Wendy Bradley examines the new HMRC support for customers who need extra help briefing and asks whether this is the right approach.
I have some problems with the concept of "extra" help for the taxpayer (or “customer” as HMRC insists on labelling them). When I first worked for the Inland Revenue, in days of yore, the public could come to a tax office and talk to a member of staff, who would answer their query. The individual staff member could take advice from more senior and specialist staff as was required.
Currently, HMRC uses an interactive telephone filtering system which has a long and complex "tree" of options, most of which suggest that – I paraphrase – the caller stops bothering them and looks at the website instead. When the caller eventually reaches a member of staff, that person can generally only answer queries which fit their scripts.
At this point, there is the possibility that the contact centre worker will decide the caller needs "extra" help, and will pass them: "to a specialist team who are able to resolve many tax and tax credits queries in a single call, taking advice from experts across HMRC, so the customer doesn’t have to speak to more than one person."
HMRC see this as an efficient allocation of resources, redirecting people to sources they can access for themselves, rather than using scarce HMRC staff time that could be better spent elsewhere. Taxpayers may view it as adding an entirely unnecessary and vexatious layer of technology and officialese between the individual and the organisation when often all that is required is a simple piece of human reassurance.
What is extra help?
Clearly, the clock is not going to be turned back to face-to-face chats, so what does HMRC have to offer to those of us who might need "extra" help? Aside from the NES (Needs Enhanced Support) team, which is the name of the "specialist team", the issue briefing outlines:
- Help from others
- Support in a tax investigation
- Support with debt
- Ongoing work to support those who need extra help
Help from others
This is simply a signpost to the Citizens Advice Bureau or to the mental health charity Mind.
As far as I can ascertain, neither of these organisations receives funding from HMRC to take over the work that tax authority no longer sees as within its remit but nevertheless, the organisations seem sanguine about doing it. Vicki Nash, Head of Policy and Campaigns at Mind, said: “It’s positive that HMRC recognises the link between money and mental health and signposts to organisations like Mind, who can help.”
Support during a tax investigation
This consists of little more than signposting taxpayers to other organisations, principally Citizens Advice and the Tax Aid charity, and a reminder of the Charter. There is the fascinating suggestion that HMRC will "make sure that customers who need extra help, or who are unrepresented, are supported in developing their position."
Having just read the anonymised FTT case: Appellant v HMRC (TC05564), which established that mental health issues can constitute "reasonable excuse", I'm afraid I am not persuaded that HMRC will provide the right sort of support for those with mental health issues. Next time HMRC updates their issue briefing I'd like to see some examples of this element in action.
Support with debt
The section in the issue briefing on HMRC's support for taxpayers with tax debts makes the rather circular argument that as 90% of the "time to pay" arrangements it makes with debtors are paid on time, that demonstrates that they are "responsive to people's needs".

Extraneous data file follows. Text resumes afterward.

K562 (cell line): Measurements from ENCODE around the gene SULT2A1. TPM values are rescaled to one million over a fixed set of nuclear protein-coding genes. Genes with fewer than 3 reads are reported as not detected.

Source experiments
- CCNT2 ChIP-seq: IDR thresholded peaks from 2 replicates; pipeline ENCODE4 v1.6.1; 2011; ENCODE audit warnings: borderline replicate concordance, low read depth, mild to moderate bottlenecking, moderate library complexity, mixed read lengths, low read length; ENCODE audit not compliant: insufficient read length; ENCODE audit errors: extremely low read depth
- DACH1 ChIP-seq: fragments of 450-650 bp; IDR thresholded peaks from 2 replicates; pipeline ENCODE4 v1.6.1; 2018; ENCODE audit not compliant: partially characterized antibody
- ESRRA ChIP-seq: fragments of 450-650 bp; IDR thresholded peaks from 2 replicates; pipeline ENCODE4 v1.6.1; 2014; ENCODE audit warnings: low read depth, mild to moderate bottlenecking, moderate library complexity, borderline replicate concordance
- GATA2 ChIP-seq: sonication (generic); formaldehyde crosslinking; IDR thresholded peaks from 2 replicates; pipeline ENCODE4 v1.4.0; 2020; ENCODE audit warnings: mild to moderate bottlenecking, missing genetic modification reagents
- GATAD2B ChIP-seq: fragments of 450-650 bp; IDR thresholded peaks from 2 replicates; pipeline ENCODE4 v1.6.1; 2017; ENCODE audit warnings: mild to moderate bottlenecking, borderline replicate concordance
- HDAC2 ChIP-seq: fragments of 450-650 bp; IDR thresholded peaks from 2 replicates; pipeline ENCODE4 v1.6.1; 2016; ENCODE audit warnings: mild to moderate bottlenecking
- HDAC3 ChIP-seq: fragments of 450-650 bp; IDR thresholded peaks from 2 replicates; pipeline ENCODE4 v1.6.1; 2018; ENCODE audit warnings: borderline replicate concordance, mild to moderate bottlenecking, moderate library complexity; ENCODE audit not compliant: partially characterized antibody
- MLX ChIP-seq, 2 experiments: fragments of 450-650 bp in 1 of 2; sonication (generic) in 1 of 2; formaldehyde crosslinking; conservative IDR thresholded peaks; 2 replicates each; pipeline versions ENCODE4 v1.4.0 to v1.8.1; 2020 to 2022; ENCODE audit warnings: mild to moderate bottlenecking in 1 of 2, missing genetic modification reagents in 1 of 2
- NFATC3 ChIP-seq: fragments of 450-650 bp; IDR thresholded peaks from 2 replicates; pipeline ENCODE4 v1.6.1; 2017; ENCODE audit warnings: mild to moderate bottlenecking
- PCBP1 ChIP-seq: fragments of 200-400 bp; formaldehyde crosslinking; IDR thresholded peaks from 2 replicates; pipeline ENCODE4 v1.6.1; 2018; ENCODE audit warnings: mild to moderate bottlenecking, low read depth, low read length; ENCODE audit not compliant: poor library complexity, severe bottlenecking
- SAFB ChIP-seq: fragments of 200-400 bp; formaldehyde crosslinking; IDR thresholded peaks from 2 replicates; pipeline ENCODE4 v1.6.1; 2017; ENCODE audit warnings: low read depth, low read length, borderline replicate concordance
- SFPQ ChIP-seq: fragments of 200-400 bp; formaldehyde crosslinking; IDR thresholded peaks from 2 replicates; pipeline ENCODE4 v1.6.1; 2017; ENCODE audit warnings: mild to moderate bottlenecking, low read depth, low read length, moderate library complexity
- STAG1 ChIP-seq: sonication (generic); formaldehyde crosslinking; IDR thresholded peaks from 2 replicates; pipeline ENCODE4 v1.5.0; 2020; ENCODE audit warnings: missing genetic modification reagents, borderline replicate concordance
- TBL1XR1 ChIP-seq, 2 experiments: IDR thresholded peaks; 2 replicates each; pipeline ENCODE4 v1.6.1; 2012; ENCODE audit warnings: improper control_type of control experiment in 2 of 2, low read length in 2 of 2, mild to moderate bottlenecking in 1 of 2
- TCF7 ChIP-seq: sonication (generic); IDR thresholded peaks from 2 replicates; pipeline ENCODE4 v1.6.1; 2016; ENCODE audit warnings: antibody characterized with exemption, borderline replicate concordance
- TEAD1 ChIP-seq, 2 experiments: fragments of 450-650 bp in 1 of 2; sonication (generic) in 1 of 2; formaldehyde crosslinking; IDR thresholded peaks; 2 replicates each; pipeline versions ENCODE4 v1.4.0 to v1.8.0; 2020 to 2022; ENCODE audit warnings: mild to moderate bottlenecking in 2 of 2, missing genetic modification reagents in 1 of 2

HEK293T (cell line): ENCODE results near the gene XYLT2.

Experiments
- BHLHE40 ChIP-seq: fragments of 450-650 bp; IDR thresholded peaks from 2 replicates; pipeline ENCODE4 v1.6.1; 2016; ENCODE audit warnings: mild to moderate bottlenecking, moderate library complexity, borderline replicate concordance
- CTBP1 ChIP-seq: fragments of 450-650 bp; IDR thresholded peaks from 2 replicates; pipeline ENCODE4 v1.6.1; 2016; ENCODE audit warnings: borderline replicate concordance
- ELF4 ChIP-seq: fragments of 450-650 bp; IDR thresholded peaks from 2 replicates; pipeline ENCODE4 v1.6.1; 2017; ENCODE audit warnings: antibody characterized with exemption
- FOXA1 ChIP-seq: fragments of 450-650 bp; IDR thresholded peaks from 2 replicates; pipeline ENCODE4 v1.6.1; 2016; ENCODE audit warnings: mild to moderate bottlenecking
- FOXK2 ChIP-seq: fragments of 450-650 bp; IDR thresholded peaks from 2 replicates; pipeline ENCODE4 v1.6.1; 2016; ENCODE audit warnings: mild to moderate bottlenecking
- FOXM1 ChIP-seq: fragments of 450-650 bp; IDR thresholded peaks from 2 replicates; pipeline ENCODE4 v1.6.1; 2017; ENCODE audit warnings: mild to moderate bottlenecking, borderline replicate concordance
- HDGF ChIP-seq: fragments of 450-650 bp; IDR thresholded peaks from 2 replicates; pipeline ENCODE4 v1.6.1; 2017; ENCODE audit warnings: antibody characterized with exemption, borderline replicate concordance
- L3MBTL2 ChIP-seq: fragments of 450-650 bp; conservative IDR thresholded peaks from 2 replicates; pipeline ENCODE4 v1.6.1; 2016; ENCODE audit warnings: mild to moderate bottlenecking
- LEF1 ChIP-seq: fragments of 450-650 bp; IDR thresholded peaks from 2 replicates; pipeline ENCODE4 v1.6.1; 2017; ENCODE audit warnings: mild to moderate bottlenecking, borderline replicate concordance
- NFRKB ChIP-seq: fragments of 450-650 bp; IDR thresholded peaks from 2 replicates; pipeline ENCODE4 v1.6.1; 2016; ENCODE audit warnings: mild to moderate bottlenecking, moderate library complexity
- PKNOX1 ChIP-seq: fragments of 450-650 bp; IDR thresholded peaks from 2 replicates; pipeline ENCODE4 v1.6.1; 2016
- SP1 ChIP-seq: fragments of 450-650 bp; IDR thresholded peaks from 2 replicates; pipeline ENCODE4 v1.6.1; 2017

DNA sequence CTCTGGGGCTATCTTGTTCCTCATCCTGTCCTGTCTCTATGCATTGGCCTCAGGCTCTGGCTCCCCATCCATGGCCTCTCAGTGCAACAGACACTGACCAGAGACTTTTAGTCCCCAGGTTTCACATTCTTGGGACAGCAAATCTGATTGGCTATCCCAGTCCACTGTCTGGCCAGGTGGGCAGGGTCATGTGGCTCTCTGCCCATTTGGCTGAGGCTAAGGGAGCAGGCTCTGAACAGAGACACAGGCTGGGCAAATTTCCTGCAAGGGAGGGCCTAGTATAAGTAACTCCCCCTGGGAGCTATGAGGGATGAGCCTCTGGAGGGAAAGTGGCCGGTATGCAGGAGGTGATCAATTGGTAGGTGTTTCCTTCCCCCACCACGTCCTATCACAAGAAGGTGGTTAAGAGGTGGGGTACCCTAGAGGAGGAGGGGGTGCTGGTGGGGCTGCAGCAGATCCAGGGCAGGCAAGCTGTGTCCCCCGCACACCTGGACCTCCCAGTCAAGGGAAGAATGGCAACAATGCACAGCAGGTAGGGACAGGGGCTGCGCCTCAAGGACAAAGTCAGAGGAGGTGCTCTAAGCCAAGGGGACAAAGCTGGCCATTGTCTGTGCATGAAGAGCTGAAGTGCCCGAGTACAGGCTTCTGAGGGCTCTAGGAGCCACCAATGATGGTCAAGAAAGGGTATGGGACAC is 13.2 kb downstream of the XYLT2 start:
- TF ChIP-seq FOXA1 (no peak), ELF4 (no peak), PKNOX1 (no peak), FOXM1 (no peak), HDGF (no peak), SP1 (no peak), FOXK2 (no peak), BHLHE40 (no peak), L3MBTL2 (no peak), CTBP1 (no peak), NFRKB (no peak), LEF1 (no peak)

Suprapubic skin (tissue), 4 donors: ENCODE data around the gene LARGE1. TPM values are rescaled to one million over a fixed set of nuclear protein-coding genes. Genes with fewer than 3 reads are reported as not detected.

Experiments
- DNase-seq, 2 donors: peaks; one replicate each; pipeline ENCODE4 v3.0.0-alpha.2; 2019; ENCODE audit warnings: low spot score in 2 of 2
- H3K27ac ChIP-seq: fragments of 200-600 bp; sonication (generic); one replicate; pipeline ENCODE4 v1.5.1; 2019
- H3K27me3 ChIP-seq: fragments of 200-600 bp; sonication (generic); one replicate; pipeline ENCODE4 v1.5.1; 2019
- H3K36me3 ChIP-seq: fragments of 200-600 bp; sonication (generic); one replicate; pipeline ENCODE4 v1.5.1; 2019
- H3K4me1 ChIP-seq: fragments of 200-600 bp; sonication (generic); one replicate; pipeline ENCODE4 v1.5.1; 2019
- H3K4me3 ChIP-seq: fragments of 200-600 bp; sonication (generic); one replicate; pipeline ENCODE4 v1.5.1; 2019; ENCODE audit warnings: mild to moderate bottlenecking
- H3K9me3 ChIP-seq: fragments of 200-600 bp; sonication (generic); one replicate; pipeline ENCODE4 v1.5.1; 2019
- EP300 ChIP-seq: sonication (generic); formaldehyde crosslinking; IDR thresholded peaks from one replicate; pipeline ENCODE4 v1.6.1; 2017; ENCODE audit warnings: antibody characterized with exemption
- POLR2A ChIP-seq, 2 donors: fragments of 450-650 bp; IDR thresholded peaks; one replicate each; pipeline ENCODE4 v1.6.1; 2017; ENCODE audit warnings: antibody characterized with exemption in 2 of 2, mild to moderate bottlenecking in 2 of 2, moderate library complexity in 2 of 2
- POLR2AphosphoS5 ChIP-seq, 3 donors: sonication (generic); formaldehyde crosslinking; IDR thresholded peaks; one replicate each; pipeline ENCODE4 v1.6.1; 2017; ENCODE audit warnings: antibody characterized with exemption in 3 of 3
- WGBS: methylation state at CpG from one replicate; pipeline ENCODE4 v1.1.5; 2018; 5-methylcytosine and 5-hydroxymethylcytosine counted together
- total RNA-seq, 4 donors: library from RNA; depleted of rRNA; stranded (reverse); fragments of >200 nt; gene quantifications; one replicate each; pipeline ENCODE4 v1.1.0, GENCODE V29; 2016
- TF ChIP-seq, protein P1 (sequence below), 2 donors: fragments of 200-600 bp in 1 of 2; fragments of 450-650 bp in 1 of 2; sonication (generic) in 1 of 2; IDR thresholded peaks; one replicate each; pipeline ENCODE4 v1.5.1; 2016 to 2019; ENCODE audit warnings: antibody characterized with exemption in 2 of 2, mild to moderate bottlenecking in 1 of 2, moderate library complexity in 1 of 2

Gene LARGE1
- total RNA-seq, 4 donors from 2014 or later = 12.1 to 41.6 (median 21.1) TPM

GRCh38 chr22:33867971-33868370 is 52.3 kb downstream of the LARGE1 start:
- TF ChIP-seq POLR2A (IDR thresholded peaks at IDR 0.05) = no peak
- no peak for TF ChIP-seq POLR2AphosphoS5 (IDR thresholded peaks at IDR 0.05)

However, it is the extraordinary claim that "where we recognise that a customer needs additional help, we will move them out of our usual debt collection process and pass them to our dedicated Needs Extra Support (NES) team" that concerns me.
What if the HMRC officer dealing with that particular taxpayer on that particular day doesn't happen to recognise the taxpayer's need for help? What kind of training do HMRC staff receive in recognising taxpayers' additional needs, and how does that process work in practice? It seems extraordinary to me that HMRC acts as judge, jury and executioner in its own processes and we must be judged as worthy to receive a little human consideration.
I would certainly advise any friend or relative struggling to deal with HMRC to ask whether they were being considered for help from the NES team and, if not, why not?
Support for those who need extra help
The final section of the briefing is titled: "ongoing work to support customers who need extra help", which seems to hinge on a new Customer Experience Committee.
However, it is not obvious who represents real taxpayers on this committee. From the description of "independent customer experience members from a wide range of industries and sectors, who share their learning and best practice" it sounds to me as if HMRC is taking its advice from the kind of people who invent telephone trees and devise policies for signposting customers to voluntary organisations, rather than those at the sharp end of their policies. This includes a small business owner in my circle of friends, who has been struggling to persuade HMRC that sending in bailiffs to collect an amount already paid by standing order is rather inappropriate.
He now reports receiving an apology from HMRC saying: "these letters were issued in error as a result of a breakdown in communication between the systems we use." Quite.
About Wendy Bradley
Wendy Bradley is a retired tax inspector, now working as a freelance journalist.